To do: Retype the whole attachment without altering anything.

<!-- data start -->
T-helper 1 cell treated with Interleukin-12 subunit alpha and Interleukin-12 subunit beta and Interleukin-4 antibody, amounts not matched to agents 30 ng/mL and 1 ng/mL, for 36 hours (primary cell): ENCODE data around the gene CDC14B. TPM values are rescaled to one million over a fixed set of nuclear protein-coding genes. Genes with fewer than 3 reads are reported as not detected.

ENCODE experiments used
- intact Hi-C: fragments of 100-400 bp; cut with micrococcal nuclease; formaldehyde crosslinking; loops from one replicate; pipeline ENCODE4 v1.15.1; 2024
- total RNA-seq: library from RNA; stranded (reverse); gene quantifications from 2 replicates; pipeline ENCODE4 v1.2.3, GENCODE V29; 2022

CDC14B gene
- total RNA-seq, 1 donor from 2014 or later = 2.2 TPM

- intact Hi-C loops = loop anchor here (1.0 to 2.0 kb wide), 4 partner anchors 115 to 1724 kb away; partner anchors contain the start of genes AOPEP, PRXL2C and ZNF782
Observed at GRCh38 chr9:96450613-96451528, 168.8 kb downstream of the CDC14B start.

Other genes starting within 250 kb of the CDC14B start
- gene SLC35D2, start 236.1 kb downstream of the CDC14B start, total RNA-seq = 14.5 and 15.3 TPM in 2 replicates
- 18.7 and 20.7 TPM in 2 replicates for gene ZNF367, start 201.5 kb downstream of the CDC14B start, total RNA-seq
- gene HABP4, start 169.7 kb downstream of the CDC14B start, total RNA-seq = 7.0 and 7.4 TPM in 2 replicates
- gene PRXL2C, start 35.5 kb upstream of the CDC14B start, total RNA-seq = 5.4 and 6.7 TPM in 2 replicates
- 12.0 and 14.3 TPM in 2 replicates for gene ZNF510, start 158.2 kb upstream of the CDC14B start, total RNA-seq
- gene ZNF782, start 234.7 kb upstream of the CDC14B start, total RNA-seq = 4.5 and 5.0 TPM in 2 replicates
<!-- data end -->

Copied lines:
T-helper 1 cell treated with Interleukin-12 subunit alpha and Interleukin-12 subunit beta and Interleukin-4 antibody, amounts not matched to agents 30 ng/mL and 1 ng/mL, for 36 hours (primary cell): ENCODE data around the gene CDC14B. TPM values are rescaled to one million over a fixed set of nuclear protein-coding genes. Genes with fewer than 3 reads are reported as not detected.

ENCODE experiments used
- intact Hi-C: fragments of 100-400 bp; cut with micrococcal nuclease; formaldehyde crosslinking; loops from one replicate; pipeline ENCODE4 v1.15.1; 2024
- total RNA-seq: library from RNA; stranded (reverse); gene quantifications from 2 replicates; pipeline ENCODE4 v1.2.3, GENCODE V29; 2022

CDC14B gene
- total RNA-seq, 1 donor from 2014 or later = 2.2 TPM

- intact Hi-C loops = loop anchor here (1.0 to 2.0 kb wide), 4 partner anchors 115 to 1724 kb away; partner anchors contain the start of genes AOPEP, PRXL2C and ZNF782
Observed at GRCh38 chr9:96450613-96451528, 168.8 kb downstream of the CDC14B start.

Other genes starting within 250 kb of the CDC14B start
- gene SLC35D2, start 236.1 kb downstream of the CDC14B start, total RNA-seq = 14.5 and 15.3 TPM in 2 replicates
- 18.7 and 20.7 TPM in 2 replicates for gene ZNF367, start 201.5 kb downstream of the CDC14B start, total RNA-seq
- gene HABP4, start 169.7 kb downstream of the CDC14B start, total RNA-seq = 7.0 and 7.4 TPM in 2 replicates
- gene PRXL2C, start 35.5 kb upstream of the CDC14B start, total RNA-seq = 5.4 and 6.7 TPM in 2 replicates
- 12.0 and 14.3 TPM in 2 replicates for gene ZNF510, start 158.2 kb upstream of the CDC14B start, total RNA-seq
- gene ZNF782, start 234.7 kb upstream of the CDC14B start, total RNA-seq = 4.5 and 5.0 TPM in 2 replicates